Why Do People Get Confirmed?
People are confirmed to complete the process that the Catholic Church terms "baptismal grace." The three steps in the process are baptism, Eucharist or first communion, and finally confirmation, which form the sacrament of initiation.
The act of being confirmed means the Catholic Church recognizes the individual as officially initiated into the church. According to the church, once a person is confirmed he has been given the power to profess faith in Christ publicly and, as it were, officially.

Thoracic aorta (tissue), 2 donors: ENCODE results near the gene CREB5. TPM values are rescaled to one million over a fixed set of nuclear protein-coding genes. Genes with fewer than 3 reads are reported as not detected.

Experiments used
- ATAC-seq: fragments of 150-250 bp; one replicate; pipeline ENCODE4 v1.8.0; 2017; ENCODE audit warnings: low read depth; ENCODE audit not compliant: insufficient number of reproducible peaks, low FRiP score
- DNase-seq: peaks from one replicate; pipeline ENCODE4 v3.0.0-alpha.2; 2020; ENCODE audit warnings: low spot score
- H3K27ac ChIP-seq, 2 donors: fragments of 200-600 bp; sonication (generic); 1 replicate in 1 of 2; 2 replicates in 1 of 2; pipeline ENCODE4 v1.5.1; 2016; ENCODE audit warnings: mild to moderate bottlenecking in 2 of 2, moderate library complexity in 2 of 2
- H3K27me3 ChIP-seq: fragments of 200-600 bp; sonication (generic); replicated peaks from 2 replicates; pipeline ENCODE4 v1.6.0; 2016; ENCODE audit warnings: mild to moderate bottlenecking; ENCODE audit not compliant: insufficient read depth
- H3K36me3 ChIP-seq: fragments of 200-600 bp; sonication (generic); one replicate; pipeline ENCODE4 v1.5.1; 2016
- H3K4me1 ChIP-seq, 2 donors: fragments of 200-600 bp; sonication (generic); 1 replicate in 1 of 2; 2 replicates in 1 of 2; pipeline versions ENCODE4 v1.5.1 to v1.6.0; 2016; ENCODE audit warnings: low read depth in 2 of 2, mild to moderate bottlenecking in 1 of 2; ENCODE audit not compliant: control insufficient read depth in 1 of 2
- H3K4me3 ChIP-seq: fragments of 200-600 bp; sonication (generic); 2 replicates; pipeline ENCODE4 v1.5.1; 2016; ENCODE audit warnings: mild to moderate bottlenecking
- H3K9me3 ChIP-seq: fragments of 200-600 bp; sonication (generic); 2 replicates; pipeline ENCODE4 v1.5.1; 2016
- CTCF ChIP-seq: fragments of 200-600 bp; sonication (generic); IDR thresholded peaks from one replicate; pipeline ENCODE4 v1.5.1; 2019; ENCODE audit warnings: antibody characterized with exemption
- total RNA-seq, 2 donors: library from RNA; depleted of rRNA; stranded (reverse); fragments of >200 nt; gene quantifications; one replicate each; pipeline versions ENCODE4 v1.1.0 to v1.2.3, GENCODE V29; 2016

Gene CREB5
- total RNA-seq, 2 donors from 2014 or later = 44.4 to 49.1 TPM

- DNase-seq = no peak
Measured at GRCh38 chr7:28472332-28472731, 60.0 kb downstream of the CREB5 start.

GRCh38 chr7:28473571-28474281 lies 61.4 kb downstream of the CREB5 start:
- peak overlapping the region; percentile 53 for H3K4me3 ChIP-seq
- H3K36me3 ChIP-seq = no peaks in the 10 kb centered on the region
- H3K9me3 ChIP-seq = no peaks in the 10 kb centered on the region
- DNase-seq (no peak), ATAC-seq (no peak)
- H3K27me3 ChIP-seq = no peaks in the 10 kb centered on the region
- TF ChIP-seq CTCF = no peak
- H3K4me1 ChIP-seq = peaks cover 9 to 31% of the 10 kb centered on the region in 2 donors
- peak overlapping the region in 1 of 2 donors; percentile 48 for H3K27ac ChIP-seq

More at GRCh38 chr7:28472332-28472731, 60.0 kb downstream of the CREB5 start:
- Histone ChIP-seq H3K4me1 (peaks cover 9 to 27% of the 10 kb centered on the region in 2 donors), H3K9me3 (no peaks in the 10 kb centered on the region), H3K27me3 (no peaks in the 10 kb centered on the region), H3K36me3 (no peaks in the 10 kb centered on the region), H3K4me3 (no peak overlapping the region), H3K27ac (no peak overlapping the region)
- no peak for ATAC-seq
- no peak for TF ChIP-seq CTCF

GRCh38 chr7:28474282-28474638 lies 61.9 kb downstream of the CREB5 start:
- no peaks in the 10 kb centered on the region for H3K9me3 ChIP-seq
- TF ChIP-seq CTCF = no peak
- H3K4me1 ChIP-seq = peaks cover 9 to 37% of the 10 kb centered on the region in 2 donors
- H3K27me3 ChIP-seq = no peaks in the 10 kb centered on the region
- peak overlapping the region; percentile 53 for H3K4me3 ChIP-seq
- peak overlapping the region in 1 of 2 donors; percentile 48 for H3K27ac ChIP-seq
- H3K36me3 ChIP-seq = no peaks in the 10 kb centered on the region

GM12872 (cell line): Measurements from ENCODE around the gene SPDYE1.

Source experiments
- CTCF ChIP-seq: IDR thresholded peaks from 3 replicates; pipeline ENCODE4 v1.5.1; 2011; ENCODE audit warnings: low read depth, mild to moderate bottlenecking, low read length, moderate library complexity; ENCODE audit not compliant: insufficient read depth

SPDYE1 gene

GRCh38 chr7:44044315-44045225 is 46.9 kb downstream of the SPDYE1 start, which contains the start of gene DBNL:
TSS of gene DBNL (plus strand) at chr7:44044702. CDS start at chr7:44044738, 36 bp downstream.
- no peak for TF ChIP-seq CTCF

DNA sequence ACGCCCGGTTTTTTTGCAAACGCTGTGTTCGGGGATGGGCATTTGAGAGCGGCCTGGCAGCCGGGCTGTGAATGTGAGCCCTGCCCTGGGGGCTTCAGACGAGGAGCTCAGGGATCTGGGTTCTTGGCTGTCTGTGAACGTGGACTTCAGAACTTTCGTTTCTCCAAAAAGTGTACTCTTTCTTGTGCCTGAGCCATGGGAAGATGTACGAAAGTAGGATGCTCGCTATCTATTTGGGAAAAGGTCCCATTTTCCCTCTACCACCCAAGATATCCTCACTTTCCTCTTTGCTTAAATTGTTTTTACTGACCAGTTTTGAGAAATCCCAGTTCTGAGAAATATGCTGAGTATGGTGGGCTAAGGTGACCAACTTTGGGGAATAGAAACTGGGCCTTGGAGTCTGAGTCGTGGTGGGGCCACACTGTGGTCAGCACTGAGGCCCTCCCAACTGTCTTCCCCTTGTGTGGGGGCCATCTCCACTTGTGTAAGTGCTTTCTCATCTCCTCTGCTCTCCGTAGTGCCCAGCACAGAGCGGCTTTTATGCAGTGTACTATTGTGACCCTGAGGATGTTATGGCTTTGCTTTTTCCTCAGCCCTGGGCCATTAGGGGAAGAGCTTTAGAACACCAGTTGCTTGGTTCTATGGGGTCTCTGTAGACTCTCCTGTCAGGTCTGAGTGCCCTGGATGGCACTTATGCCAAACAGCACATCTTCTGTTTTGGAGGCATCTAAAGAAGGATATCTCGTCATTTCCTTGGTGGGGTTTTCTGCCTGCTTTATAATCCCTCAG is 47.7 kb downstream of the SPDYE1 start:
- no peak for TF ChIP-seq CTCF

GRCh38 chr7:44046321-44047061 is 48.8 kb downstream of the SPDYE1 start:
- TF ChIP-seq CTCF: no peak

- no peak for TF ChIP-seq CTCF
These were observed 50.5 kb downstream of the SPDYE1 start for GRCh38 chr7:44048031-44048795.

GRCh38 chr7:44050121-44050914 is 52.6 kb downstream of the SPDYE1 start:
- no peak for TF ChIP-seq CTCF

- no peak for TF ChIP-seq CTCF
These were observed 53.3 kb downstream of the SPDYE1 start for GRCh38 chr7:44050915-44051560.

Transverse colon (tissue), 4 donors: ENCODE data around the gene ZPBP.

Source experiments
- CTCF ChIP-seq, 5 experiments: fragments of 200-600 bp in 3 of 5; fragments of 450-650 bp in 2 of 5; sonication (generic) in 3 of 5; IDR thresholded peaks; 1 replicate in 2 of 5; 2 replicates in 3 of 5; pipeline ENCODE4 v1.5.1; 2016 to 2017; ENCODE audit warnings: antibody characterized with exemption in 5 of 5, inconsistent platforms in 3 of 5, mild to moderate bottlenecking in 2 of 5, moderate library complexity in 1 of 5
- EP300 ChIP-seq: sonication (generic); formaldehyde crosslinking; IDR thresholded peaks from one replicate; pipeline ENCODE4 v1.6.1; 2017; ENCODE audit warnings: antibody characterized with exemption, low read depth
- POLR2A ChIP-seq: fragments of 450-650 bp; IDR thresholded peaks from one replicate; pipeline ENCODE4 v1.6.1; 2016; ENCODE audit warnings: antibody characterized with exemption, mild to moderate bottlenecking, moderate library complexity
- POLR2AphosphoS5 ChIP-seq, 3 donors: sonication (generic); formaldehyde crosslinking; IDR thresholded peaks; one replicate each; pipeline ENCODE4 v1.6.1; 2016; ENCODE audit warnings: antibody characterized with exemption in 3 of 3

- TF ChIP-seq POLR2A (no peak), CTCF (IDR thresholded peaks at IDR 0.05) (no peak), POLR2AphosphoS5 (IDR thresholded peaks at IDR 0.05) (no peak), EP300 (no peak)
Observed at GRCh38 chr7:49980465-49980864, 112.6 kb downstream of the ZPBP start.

The process of confirmation requires the candidate to profess his faith, to be sponsored by a member of the Catholic Church, and to be educated in the Catholic Church and the teachings of Jesus Christ. The majority of American dioceses confirm anyone baptized once he has reached middle-school age, however in 2011, some dioceses began confirming children as young as eight years old. In Eastern Orthodox Churches, babies receive baptism, first communion and confirmation all at the same time, although Western churches ended this practice in the 4th century.
Confirmation is usually administered by a bishop, however, the bishop can grant priests the authority to confirm. Christians who are in danger of dying and have not been confirmed may also be granted confirmation.